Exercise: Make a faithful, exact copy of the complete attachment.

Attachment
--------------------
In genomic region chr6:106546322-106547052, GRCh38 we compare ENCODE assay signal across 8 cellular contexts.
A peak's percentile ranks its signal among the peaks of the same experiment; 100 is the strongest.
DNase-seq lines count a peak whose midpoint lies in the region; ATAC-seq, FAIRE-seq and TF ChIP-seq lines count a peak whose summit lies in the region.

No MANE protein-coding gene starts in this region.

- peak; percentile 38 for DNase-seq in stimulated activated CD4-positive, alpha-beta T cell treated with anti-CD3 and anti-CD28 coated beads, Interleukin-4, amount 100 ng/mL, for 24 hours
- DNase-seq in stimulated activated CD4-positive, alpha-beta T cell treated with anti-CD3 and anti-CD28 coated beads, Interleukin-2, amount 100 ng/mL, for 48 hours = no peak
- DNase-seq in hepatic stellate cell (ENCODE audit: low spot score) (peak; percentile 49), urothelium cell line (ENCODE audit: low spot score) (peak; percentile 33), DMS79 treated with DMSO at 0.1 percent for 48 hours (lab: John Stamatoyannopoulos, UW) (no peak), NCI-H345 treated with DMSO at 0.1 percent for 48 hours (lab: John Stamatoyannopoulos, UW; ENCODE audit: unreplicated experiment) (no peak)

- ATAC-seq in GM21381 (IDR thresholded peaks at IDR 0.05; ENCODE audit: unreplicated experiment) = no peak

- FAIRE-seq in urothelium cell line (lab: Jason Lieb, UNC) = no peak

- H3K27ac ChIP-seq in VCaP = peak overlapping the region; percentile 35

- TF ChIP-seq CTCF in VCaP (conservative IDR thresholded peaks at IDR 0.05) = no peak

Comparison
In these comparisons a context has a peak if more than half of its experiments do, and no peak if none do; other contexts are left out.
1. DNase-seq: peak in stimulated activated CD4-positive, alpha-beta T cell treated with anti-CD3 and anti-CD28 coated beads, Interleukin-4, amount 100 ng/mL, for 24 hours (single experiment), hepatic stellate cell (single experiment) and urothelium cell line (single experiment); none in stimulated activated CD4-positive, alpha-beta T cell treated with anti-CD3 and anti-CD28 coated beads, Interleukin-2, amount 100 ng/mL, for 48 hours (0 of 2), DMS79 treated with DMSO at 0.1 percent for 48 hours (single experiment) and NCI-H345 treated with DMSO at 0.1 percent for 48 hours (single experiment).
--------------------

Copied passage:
In genomic region chr6:106546322-106547052, GRCh38 we compare ENCODE assay signal across 8 cellular contexts.
A peak's percentile ranks its signal among the peaks of the same experiment; 100 is the strongest.
DNase-seq lines count a peak whose midpoint lies in the region; ATAC-seq, FAIRE-seq and TF ChIP-seq lines count a peak whose summit lies in the region.

No MANE protein-coding gene starts in this region.

- peak; percentile 38 for DNase-seq in stimulated activated CD4-positive, alpha-beta T cell treated with anti-CD3 and anti-CD28 coated beads, Interleukin-4, amount 100 ng/mL, for 24 hours
- DNase-seq in stimulated activated CD4-positive, alpha-beta T cell treated with anti-CD3 and anti-CD28 coated beads, Interleukin-2, amount 100 ng/mL, for 48 hours = no peak
- DNase-seq in hepatic stellate cell (ENCODE audit: low spot score) (peak; percentile 49), urothelium cell line (ENCODE audit: low spot score) (peak; percentile 33), DMS79 treated with DMSO at 0.1 percent for 48 hours (lab: John Stamatoyannopoulos, UW) (no peak), NCI-H345 treated with DMSO at 0.1 percent for 48 hours (lab: John Stamatoyannopoulos, UW; ENCODE audit: unreplicated experiment) (no peak)

- ATAC-seq in GM21381 (IDR thresholded peaks at IDR 0.05; ENCODE audit: unreplicated experiment) = no peak

- FAIRE-seq in urothelium cell line (lab: Jason Lieb, UNC) = no peak

- H3K27ac ChIP-seq in VCaP = peak overlapping the region; percentile 35

- TF ChIP-seq CTCF in VCaP (conservative IDR thresholded peaks at IDR 0.05) = no peak

Comparison
In these comparisons a context has a peak if more than half of its experiments do, and no peak if none do; other contexts are left out.
1. DNase-seq: peak in stimulated activated CD4-positive, alpha-beta T cell treated with anti-CD3 and anti-CD28 coated beads, Interleukin-4, amount 100 ng/mL, for 24 hours (single experiment), hepatic stellate cell (single experiment) and urothelium cell line (single experiment); none in stimulated activated CD4-positive, alpha-beta T cell treated with anti-CD3 and anti-CD28 coated beads, Interleukin-2, amount 100 ng/mL, for 48 hours (0 of 2), DMS79 treated with DMSO at 0.1 percent for 48 hours (single experiment) and NCI-H345 treated with DMSO at 0.1 percent for 48 hours (single experiment).